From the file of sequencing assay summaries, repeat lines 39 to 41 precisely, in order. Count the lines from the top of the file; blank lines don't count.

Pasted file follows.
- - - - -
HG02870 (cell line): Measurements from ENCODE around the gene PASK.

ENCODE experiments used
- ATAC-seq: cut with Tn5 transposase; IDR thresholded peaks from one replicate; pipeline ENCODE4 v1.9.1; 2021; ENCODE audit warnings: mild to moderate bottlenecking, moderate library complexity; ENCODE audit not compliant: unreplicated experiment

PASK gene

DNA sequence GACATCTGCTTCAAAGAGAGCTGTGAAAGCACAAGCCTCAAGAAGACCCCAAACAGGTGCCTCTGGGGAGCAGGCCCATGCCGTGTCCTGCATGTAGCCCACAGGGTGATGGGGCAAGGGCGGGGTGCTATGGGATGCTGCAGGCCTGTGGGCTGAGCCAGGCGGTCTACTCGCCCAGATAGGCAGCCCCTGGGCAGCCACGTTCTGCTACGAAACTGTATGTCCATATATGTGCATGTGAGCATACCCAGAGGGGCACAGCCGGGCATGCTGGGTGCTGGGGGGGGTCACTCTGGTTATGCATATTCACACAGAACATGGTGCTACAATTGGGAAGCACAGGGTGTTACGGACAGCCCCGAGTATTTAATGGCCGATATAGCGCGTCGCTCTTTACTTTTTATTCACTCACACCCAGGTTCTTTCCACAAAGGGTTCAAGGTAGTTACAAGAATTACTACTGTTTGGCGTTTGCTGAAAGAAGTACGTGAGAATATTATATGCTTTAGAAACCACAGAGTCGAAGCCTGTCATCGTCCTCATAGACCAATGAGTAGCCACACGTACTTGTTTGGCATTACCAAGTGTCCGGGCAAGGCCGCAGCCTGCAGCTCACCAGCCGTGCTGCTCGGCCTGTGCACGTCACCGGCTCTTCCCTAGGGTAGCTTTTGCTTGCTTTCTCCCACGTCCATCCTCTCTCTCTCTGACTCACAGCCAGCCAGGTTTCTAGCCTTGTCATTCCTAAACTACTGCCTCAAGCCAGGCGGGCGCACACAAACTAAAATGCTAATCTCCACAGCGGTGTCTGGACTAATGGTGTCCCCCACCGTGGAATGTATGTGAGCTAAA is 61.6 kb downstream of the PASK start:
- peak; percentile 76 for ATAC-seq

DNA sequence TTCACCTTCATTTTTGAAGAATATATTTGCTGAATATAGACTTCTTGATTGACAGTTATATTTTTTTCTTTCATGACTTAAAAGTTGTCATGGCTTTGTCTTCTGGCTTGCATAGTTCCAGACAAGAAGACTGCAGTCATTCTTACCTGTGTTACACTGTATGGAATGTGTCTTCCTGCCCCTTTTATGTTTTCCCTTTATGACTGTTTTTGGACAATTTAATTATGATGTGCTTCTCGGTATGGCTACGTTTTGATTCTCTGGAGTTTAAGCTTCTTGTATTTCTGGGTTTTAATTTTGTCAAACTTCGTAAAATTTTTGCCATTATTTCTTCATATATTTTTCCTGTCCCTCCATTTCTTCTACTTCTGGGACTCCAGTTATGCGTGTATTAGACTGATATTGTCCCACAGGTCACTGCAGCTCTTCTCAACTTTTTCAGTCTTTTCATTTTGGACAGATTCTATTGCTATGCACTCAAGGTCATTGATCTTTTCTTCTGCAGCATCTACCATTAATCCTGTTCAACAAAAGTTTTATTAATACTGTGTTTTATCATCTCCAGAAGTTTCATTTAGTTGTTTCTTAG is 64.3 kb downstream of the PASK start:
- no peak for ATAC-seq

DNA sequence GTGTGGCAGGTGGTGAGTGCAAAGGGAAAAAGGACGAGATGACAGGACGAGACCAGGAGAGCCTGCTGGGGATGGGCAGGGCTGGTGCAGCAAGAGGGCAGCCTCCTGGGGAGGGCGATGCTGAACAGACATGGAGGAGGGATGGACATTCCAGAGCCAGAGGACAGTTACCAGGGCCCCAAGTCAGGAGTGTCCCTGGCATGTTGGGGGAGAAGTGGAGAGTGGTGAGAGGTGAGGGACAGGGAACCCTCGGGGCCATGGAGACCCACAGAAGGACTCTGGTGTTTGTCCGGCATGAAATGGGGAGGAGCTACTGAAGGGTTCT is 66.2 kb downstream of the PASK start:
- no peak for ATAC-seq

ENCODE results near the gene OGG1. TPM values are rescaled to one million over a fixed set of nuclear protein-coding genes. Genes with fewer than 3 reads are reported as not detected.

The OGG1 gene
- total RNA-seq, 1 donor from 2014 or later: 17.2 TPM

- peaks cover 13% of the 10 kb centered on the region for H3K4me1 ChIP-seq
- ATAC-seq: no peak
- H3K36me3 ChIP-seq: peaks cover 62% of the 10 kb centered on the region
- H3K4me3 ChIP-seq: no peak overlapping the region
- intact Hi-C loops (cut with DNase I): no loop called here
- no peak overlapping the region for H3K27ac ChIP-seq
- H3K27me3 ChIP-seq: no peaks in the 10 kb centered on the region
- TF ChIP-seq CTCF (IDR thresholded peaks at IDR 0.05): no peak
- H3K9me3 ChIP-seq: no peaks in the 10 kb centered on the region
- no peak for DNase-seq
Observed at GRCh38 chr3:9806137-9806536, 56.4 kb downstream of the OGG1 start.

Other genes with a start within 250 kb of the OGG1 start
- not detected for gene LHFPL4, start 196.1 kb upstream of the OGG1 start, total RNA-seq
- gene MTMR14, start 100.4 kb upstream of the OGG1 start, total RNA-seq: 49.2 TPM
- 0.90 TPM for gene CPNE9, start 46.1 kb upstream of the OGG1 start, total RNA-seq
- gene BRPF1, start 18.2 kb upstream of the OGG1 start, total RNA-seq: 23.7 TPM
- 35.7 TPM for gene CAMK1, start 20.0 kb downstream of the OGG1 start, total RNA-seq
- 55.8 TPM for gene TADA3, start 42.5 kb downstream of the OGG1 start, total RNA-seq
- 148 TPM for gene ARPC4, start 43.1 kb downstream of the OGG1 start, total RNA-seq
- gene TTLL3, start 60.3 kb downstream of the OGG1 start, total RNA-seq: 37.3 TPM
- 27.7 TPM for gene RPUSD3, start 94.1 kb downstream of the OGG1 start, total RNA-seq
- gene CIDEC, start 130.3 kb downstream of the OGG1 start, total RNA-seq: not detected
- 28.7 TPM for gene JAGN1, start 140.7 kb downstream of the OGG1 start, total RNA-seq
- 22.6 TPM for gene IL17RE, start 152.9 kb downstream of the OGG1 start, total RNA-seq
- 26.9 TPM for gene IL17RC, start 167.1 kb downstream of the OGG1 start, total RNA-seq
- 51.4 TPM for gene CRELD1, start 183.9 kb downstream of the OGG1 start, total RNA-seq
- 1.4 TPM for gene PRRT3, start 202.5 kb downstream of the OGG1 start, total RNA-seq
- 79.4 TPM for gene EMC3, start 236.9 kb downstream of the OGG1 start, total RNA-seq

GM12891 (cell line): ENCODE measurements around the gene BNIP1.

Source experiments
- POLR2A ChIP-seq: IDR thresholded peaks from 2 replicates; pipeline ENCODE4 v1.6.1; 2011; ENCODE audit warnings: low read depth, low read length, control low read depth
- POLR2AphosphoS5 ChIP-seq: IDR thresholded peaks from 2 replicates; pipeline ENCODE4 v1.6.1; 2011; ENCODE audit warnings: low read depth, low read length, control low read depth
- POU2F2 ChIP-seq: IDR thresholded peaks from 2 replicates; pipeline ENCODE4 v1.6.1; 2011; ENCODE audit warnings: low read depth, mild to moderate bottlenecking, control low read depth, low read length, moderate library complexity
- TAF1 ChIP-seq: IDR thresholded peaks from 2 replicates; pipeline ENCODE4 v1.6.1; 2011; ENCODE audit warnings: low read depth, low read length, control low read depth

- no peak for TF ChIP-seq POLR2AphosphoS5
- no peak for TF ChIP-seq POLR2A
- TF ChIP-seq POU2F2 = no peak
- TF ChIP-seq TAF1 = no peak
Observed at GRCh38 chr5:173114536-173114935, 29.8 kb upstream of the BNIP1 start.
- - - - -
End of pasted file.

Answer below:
- 51.4 TPM for gene CRELD1, start 183.9 kb downstream of the OGG1 start, total RNA-seq
- 1.4 TPM for gene PRRT3, start 202.5 kb downstream of the OGG1 start, total RNA-seq
- 79.4 TPM for gene EMC3, start 236.9 kb downstream of the OGG1 start, total RNA-seq